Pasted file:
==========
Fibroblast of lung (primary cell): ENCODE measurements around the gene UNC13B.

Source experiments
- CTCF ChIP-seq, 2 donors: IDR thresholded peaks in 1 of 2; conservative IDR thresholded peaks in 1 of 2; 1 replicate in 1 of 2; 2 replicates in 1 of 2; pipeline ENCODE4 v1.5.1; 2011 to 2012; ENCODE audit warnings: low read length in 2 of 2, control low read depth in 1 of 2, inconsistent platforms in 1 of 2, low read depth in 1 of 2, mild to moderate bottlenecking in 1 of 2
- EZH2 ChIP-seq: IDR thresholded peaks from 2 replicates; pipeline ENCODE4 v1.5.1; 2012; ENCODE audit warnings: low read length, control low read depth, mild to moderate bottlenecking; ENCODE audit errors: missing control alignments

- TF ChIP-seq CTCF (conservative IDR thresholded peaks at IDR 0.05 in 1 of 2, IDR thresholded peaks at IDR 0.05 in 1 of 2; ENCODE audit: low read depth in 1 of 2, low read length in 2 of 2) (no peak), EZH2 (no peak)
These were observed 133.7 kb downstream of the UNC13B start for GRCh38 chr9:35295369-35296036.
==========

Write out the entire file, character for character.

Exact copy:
Fibroblast of lung (primary cell): ENCODE measurements around the gene UNC13B.

Source experiments
- CTCF ChIP-seq, 2 donors: IDR thresholded peaks in 1 of 2; conservative IDR thresholded peaks in 1 of 2; 1 replicate in 1 of 2; 2 replicates in 1 of 2; pipeline ENCODE4 v1.5.1; 2011 to 2012; ENCODE audit warnings: low read length in 2 of 2, control low read depth in 1 of 2, inconsistent platforms in 1 of 2, low read depth in 1 of 2, mild to moderate bottlenecking in 1 of 2
- EZH2 ChIP-seq: IDR thresholded peaks from 2 replicates; pipeline ENCODE4 v1.5.1; 2012; ENCODE audit warnings: low read length, control low read depth, mild to moderate bottlenecking; ENCODE audit errors: missing control alignments

- TF ChIP-seq CTCF (conservative IDR thresholded peaks at IDR 0.05 in 1 of 2, IDR thresholded peaks at IDR 0.05 in 1 of 2; ENCODE audit: low read depth in 1 of 2, low read length in 2 of 2) (no peak), EZH2 (no peak)
These were observed 133.7 kb downstream of the UNC13B start for GRCh38 chr9:35295369-35296036.